Understanding Studtite:

Nicholas Kurtyka’s Award-Winning Research in Nuclear Engineering

Nicholas Kurtyka, a Ph.D. Nuclear Engineering candidate at the U, has been honored with the prestigious U.S. Department of Energy (DOE) Office of Science Graduate Student Research (SCGSR) award. The esteemed award recognizes Nicholas’s SCGSR research proposal, titled “A Mechanistic Study of the Thermal Decomposition of Studtite and its Intermediates.”

Nicholas will carry out much of this research, as part of his doctoral dissertation, at the historic Los Alamos National Laboratory (LANL).

The opportunities this award affords will not only advance Nicholas’s Ph.D. studies, but also make significant contributions to the mission of the DOE Office of Science: Dr. Ping Yang, a prominent researcher at LANL, will provide invaluable support for Nicholas’s research. Her mentorship will play a pivotal role in achieving the goals of Nicholas’s Ph.D. dissertation, bridging the gap between experimental findings and a fundamental understanding of underlying mechanisms.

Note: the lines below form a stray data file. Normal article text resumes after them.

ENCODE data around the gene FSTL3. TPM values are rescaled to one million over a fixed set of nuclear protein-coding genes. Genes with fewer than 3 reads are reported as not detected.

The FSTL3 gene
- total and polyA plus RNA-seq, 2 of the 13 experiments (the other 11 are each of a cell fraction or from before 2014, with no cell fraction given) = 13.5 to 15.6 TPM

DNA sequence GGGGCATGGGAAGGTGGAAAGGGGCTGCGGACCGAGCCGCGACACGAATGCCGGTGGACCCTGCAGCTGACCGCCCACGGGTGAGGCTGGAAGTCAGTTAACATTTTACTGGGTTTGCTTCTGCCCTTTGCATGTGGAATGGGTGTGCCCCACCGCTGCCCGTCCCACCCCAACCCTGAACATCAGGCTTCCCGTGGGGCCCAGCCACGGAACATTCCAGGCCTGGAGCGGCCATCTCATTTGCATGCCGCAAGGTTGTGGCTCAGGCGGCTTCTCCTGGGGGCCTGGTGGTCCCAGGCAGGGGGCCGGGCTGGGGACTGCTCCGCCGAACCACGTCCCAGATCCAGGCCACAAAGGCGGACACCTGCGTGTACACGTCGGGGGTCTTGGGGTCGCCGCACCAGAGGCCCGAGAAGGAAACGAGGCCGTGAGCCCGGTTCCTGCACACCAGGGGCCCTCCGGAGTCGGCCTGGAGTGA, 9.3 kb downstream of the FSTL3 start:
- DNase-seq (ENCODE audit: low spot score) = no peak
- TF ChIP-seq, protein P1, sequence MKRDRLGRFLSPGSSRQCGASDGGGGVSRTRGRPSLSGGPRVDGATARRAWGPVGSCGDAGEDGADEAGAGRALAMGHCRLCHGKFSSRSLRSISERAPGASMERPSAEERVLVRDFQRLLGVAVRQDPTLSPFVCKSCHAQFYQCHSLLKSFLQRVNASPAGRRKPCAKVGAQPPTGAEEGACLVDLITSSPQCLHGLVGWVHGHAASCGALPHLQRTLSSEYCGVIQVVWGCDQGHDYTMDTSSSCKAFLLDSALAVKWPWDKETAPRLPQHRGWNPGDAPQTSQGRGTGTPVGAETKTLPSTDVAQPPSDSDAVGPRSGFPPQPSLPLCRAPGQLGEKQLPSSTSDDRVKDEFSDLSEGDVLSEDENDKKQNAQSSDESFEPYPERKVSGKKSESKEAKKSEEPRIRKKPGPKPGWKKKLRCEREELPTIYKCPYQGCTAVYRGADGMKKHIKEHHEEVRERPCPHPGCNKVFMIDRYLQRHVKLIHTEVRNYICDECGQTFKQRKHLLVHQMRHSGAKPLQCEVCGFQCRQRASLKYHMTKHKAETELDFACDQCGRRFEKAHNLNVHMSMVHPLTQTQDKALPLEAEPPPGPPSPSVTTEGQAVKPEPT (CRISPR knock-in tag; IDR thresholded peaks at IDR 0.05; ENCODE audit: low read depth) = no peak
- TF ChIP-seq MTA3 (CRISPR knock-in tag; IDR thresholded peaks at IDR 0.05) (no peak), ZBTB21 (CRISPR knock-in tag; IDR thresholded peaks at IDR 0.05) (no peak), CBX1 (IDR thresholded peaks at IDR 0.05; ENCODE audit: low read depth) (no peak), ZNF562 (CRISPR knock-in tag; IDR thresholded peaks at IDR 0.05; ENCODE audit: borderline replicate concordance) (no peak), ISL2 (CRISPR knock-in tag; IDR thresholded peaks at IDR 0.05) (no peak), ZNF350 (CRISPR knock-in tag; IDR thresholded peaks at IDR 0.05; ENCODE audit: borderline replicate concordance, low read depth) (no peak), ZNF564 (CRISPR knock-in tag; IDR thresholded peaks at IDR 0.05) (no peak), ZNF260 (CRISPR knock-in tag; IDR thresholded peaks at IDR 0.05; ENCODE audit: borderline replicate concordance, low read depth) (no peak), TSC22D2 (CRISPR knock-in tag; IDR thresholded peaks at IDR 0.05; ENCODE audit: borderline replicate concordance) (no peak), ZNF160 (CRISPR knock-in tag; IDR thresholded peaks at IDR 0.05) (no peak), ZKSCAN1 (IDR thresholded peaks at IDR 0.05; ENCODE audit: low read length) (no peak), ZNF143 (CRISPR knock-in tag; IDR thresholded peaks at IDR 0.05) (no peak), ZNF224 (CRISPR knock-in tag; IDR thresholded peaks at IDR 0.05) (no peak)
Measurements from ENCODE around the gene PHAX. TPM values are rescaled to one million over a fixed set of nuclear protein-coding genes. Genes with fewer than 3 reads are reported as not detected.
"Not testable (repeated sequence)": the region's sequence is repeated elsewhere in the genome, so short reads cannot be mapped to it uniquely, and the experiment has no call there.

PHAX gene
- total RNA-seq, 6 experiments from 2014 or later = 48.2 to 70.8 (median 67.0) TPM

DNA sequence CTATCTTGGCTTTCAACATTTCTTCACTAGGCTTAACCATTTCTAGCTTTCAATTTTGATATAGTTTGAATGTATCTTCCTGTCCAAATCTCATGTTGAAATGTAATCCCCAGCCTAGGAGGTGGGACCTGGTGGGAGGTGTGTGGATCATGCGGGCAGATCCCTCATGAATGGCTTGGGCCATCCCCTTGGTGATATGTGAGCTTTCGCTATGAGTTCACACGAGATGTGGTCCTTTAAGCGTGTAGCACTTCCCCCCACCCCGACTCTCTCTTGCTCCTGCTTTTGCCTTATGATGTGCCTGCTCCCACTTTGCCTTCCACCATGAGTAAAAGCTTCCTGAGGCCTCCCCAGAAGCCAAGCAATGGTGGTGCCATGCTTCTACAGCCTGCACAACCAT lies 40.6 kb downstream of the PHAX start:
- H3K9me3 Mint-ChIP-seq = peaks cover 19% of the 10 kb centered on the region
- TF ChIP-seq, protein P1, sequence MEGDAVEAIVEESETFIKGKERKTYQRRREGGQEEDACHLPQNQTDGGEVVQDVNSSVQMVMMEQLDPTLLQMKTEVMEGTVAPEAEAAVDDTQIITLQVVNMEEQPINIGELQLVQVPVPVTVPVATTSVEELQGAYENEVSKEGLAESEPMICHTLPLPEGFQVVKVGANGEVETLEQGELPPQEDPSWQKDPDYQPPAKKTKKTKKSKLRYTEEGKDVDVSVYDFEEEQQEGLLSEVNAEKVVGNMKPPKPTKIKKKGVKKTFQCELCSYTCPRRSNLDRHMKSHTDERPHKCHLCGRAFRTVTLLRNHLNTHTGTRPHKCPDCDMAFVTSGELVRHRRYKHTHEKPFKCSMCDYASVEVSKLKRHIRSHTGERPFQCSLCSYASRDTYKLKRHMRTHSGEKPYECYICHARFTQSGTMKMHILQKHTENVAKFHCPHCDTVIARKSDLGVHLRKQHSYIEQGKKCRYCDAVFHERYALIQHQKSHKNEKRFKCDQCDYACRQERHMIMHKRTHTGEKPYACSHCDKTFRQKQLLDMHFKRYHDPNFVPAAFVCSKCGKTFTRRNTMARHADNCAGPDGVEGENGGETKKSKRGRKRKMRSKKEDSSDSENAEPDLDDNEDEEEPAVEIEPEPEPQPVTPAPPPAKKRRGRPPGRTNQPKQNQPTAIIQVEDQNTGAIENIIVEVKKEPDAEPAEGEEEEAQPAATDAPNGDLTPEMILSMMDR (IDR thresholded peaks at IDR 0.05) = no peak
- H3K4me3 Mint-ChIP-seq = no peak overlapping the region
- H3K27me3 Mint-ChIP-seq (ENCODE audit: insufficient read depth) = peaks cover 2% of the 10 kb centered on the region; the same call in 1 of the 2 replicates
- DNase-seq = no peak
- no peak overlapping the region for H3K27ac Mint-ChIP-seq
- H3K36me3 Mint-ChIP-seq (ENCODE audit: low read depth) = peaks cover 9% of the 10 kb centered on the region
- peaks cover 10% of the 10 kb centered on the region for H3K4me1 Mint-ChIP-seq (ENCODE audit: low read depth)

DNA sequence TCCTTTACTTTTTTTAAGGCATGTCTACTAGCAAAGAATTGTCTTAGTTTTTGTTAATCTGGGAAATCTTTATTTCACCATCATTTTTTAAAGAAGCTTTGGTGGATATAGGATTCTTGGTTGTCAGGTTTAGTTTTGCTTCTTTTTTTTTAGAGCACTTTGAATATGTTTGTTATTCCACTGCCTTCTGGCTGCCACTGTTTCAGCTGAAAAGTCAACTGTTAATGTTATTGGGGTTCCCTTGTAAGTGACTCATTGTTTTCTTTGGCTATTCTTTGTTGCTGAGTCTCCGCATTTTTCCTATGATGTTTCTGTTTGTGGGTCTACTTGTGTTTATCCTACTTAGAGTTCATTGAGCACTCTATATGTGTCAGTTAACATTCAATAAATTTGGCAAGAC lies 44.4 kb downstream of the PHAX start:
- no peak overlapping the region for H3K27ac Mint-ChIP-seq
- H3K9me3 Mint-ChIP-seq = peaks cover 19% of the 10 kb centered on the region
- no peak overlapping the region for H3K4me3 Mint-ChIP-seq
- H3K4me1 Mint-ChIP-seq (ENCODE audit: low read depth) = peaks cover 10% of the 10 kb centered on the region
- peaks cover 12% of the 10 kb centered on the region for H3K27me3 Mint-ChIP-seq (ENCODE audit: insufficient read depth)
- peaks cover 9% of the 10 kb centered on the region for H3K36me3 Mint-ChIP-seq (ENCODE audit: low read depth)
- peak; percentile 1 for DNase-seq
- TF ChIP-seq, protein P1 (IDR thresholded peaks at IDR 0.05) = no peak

In essence, Nicholas’s research aims to unravel the intricacies of the thermal decomposition of studtite, a secondary uranium mineral, into α-UO3. This computational study combines Molecular Dynamics (MD), specifically employing the nudged elastic band method (NEB), and DFT to model the various phases involved in the decomposition process. This includes creating a realistic structure for the intermediate am-U2O7, determining the energetically optimal decomposition pathway, and proposing a pathway from am-U2O7 to α-UO3. Achieving these objectives will significantly enrich our comprehension of how studtite transforms during calcination, thereby benefiting the development of nuclear fuels and the long-term storage of spent nuclear fuel.

Nicholas is most appreciative of Dr. Luther McDonald, his CvEEN advisor, Dr. Ping Yang (his sponsor at LANL), and Dr. Aurora Clark (committee member) for all of their help in creating and refining the scope of the project.­